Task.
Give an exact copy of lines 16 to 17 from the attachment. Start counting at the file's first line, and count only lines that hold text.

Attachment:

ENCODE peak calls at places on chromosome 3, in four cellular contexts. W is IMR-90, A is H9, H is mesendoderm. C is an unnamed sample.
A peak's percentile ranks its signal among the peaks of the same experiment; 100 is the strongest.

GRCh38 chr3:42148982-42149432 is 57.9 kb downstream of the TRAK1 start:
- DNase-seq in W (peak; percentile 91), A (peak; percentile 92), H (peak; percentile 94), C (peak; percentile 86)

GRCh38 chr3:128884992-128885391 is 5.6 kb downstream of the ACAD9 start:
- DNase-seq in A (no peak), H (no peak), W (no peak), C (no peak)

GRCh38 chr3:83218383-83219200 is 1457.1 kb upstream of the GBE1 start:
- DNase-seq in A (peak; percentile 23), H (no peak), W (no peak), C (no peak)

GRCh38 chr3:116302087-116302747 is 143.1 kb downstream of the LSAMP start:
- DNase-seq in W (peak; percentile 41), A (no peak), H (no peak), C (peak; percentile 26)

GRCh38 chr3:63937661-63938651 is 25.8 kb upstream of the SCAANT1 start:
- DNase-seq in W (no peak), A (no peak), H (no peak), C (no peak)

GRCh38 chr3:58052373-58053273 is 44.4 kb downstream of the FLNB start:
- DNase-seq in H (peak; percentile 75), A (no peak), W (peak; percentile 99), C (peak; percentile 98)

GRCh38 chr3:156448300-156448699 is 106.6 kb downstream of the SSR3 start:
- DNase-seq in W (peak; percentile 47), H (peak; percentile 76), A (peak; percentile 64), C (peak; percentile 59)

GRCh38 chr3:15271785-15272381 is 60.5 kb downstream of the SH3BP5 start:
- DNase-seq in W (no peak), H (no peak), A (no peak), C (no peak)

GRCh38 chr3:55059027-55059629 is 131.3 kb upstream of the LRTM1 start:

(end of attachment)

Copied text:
- DNase-seq in W (peak; percentile 47), H (peak; percentile 76), A (peak; percentile 64), C (peak; percentile 59)

GRCh38 chr3:15271785-15272381 is 60.5 kb downstream of the SH3BP5 start: